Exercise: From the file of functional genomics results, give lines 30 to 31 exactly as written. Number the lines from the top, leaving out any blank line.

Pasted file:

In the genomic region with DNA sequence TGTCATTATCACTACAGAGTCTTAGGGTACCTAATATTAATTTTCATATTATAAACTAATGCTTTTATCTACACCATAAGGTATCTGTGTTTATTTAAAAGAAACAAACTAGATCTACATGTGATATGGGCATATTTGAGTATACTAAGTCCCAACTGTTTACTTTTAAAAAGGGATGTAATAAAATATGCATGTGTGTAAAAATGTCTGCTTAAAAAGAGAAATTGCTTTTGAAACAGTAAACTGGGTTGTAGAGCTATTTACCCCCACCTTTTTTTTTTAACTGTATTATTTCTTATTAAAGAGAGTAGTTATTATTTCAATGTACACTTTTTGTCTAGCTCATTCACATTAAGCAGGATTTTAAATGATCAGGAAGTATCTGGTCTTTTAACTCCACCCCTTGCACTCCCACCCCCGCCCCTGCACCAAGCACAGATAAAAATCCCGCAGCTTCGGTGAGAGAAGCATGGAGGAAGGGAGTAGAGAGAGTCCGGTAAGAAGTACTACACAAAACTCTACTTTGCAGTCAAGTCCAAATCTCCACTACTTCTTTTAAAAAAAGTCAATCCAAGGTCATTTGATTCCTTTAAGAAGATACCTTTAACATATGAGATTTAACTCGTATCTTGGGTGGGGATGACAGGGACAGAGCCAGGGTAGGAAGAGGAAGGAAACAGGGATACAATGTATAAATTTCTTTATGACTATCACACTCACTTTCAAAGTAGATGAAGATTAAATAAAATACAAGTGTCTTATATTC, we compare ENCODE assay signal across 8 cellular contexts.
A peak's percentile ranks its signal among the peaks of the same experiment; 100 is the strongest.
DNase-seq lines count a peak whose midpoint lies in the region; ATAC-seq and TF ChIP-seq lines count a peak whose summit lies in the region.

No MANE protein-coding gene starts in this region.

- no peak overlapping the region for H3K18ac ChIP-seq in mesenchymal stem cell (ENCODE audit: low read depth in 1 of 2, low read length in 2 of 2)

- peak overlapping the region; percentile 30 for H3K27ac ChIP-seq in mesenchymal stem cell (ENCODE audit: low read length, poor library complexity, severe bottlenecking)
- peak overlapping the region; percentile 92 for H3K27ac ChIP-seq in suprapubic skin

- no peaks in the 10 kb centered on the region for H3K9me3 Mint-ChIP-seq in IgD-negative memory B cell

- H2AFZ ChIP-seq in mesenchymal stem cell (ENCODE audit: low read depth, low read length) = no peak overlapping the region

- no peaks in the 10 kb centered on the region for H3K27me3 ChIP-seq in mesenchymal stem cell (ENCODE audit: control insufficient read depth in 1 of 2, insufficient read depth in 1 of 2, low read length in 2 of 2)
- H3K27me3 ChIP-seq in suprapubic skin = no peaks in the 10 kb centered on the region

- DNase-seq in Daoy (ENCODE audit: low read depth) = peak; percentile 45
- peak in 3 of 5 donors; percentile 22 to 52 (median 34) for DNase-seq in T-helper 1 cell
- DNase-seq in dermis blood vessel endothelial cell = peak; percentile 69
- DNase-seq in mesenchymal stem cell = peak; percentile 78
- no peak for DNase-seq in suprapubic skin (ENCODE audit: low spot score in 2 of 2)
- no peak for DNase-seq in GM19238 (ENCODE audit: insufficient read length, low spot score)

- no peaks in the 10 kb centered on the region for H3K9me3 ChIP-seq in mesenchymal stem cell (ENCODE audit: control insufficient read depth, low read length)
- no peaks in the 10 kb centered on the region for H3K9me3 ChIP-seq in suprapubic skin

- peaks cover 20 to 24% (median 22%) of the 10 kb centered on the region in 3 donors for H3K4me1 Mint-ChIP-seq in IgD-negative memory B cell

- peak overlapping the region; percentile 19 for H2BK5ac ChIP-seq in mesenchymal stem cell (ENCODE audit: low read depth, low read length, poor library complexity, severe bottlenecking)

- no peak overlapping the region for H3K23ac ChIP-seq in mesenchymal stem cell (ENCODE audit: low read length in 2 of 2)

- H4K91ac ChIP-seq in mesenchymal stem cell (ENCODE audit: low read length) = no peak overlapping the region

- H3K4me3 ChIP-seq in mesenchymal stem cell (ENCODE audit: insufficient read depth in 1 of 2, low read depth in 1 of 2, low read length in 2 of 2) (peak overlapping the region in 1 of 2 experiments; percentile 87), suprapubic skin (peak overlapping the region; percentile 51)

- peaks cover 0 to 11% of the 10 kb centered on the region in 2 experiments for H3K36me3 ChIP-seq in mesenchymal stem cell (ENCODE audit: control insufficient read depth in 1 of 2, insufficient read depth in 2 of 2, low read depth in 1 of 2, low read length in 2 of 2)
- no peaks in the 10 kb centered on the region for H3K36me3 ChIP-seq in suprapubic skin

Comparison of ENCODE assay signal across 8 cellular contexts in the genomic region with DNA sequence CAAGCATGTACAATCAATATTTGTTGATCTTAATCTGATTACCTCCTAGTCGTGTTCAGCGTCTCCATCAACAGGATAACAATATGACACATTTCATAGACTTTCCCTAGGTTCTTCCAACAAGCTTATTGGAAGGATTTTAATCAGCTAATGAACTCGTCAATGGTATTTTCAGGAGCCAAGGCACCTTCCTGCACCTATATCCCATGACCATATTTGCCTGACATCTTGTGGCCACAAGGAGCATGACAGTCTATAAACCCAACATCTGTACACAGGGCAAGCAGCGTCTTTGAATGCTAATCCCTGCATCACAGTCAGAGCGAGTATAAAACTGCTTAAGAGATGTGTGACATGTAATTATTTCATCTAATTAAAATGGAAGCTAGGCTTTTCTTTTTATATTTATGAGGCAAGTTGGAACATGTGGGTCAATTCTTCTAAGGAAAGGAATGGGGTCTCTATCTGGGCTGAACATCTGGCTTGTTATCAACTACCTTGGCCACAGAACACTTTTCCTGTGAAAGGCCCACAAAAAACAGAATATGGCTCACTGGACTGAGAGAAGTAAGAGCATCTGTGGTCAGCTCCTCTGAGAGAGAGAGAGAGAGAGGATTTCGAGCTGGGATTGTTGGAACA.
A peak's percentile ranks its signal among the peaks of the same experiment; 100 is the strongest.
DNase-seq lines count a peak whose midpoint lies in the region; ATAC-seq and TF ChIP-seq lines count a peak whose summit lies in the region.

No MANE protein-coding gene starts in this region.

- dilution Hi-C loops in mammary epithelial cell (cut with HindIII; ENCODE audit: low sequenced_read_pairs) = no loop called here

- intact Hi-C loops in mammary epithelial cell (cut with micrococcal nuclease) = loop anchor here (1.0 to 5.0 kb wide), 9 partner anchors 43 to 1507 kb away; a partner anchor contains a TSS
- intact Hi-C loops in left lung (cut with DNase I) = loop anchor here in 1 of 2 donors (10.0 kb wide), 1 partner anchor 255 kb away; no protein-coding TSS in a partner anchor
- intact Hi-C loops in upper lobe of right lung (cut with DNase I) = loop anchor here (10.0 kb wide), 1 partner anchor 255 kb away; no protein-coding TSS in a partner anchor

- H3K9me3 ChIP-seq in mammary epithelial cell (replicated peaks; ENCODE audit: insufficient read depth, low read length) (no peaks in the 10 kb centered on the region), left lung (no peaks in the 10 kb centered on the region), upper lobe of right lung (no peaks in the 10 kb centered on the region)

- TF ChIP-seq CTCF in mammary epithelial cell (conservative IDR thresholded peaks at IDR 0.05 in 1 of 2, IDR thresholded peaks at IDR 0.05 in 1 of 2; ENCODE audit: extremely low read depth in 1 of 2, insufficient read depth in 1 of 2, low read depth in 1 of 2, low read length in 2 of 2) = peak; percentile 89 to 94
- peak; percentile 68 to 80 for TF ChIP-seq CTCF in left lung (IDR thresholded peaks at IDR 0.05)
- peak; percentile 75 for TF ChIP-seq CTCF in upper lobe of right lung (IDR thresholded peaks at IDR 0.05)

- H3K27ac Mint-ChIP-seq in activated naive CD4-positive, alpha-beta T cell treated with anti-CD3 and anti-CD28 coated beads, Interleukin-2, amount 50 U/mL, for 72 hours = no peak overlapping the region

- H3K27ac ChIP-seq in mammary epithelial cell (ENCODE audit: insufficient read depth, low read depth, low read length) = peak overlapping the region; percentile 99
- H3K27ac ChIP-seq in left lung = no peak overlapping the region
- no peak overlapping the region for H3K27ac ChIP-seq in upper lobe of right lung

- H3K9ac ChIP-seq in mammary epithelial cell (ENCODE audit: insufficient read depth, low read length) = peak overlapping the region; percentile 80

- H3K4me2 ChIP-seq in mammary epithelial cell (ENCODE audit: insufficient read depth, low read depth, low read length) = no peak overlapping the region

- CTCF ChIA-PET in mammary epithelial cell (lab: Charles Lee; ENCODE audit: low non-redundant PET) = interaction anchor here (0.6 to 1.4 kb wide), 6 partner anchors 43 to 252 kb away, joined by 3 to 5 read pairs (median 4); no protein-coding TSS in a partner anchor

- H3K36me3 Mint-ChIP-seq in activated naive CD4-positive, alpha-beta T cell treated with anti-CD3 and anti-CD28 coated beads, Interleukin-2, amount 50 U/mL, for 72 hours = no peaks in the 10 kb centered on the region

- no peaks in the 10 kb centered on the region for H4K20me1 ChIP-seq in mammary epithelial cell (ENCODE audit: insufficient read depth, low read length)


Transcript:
No MANE protein-coding gene starts in this region.

- dilution Hi-C loops in mammary epithelial cell (cut with HindIII; ENCODE audit: low sequenced_read_pairs) = no loop called here